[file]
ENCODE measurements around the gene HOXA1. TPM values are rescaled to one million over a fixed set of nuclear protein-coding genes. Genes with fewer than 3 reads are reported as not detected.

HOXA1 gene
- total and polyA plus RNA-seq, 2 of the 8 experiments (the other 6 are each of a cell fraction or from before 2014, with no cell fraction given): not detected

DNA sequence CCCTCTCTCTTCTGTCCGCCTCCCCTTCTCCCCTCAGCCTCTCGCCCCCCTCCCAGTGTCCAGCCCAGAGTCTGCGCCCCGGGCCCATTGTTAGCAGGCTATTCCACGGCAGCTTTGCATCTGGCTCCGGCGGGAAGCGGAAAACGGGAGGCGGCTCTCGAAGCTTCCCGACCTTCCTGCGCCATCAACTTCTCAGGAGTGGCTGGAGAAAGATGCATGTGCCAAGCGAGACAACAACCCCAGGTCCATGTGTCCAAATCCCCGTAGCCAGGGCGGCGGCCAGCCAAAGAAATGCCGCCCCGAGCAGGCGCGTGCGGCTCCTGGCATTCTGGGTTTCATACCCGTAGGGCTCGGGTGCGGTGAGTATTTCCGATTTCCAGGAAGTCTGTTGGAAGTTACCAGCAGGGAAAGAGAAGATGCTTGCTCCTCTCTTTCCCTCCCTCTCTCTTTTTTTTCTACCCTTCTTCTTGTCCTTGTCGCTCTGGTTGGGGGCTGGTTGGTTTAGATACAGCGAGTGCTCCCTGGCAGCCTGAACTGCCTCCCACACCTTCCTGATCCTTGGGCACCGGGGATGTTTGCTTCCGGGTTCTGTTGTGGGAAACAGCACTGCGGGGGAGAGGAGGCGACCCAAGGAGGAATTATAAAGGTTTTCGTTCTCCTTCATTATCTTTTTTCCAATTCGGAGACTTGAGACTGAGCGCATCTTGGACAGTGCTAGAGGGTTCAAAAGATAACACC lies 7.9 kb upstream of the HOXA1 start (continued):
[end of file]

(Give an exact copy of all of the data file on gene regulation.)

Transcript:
ENCODE measurements around the gene HOXA1. TPM values are rescaled to one million over a fixed set of nuclear protein-coding genes. Genes with fewer than 3 reads are reported as not detected.

HOXA1 gene
- total and polyA plus RNA-seq, 2 of the 8 experiments (the other 6 are each of a cell fraction or from before 2014, with no cell fraction given): not detected

DNA sequence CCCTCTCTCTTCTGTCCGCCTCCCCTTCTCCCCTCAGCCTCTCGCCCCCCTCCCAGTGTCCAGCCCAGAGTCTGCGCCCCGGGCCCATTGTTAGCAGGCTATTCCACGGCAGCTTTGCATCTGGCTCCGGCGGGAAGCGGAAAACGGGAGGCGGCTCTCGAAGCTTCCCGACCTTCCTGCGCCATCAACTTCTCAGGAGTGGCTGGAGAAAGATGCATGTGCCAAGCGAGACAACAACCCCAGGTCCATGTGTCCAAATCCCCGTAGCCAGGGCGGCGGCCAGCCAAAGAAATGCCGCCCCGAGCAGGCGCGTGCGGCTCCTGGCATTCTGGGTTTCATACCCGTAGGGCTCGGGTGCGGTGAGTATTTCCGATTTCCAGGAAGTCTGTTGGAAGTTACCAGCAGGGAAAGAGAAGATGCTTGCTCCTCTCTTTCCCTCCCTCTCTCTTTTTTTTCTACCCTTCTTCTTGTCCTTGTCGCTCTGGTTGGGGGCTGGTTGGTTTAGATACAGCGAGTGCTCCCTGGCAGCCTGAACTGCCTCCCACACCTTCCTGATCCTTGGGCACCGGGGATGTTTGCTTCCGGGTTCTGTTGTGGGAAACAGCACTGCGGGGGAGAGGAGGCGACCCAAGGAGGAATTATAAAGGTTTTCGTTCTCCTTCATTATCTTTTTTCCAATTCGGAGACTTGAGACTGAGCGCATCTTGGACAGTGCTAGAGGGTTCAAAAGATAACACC lies 7.9 kb upstream of the HOXA1 start (continued):